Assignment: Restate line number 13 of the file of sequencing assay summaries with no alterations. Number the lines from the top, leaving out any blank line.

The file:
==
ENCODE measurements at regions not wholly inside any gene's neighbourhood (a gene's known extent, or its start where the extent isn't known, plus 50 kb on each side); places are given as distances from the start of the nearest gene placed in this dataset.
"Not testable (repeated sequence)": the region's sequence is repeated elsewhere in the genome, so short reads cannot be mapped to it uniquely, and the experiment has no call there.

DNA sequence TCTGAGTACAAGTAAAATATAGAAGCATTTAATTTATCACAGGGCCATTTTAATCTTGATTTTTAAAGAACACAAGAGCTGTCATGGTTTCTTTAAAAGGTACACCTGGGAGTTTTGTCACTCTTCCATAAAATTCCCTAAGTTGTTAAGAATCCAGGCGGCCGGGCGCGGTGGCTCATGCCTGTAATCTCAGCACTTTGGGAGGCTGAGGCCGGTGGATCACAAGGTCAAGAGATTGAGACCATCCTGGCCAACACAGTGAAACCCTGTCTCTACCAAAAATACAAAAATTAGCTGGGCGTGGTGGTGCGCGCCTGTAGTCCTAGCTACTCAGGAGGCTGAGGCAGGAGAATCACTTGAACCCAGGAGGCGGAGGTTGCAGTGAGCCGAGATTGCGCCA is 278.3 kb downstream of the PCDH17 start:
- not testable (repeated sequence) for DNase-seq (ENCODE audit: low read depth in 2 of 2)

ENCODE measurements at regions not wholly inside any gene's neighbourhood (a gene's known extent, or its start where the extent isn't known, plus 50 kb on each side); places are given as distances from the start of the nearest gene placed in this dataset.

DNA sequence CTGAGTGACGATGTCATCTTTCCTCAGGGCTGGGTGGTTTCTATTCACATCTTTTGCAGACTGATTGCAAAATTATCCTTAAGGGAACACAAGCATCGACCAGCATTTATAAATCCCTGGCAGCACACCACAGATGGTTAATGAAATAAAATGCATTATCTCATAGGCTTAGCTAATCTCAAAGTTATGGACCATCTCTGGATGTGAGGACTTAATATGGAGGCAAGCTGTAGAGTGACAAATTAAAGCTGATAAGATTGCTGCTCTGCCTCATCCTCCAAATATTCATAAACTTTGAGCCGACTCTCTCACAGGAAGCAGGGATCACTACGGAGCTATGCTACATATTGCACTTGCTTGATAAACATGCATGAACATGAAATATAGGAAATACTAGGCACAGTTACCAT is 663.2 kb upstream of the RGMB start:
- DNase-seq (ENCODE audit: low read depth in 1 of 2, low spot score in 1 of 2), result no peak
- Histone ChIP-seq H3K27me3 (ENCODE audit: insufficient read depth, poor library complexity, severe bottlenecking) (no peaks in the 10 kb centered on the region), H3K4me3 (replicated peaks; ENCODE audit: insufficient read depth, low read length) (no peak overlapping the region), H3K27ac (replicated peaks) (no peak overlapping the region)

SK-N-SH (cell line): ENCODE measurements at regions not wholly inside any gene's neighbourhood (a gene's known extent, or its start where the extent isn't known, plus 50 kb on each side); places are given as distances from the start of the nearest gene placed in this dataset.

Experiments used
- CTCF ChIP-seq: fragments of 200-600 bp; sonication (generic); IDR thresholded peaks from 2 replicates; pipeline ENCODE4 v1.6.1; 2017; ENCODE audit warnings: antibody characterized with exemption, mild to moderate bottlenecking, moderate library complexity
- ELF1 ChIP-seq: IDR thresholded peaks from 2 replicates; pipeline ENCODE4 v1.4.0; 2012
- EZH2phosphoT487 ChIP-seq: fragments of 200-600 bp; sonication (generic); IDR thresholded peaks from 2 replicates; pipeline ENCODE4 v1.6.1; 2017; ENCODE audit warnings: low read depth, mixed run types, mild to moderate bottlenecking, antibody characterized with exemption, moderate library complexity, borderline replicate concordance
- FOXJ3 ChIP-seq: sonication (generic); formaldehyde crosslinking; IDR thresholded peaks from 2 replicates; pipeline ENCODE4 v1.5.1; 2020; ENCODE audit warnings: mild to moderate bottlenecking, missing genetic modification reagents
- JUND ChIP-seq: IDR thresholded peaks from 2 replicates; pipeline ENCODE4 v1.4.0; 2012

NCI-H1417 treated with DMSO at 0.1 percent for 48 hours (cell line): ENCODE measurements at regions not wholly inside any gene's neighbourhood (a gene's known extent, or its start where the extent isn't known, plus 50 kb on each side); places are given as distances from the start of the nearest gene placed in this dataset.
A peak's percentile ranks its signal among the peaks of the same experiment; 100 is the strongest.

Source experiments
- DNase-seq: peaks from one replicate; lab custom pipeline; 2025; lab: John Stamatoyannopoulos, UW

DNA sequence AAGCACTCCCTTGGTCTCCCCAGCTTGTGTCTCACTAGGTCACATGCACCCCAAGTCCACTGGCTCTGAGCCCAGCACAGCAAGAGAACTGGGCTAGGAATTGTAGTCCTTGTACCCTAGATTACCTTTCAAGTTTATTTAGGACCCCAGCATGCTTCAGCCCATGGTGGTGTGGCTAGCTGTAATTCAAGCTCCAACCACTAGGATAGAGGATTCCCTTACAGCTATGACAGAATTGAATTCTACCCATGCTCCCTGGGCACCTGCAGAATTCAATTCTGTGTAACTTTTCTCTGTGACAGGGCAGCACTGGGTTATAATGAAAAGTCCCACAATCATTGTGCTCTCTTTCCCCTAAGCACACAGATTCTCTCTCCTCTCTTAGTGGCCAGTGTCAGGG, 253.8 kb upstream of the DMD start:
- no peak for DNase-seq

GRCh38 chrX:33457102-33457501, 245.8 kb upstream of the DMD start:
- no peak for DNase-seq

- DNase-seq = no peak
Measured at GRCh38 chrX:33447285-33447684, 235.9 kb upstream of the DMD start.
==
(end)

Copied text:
- EZH2phosphoT487 ChIP-seq: fragments of 200-600 bp; sonication (generic); IDR thresholded peaks from 2 replicates; pipeline ENCODE4 v1.6.1; 2017; ENCODE audit warnings: low read depth, mixed run types, mild to moderate bottlenecking, antibody characterized with exemption, moderate library complexity, borderline replicate concordance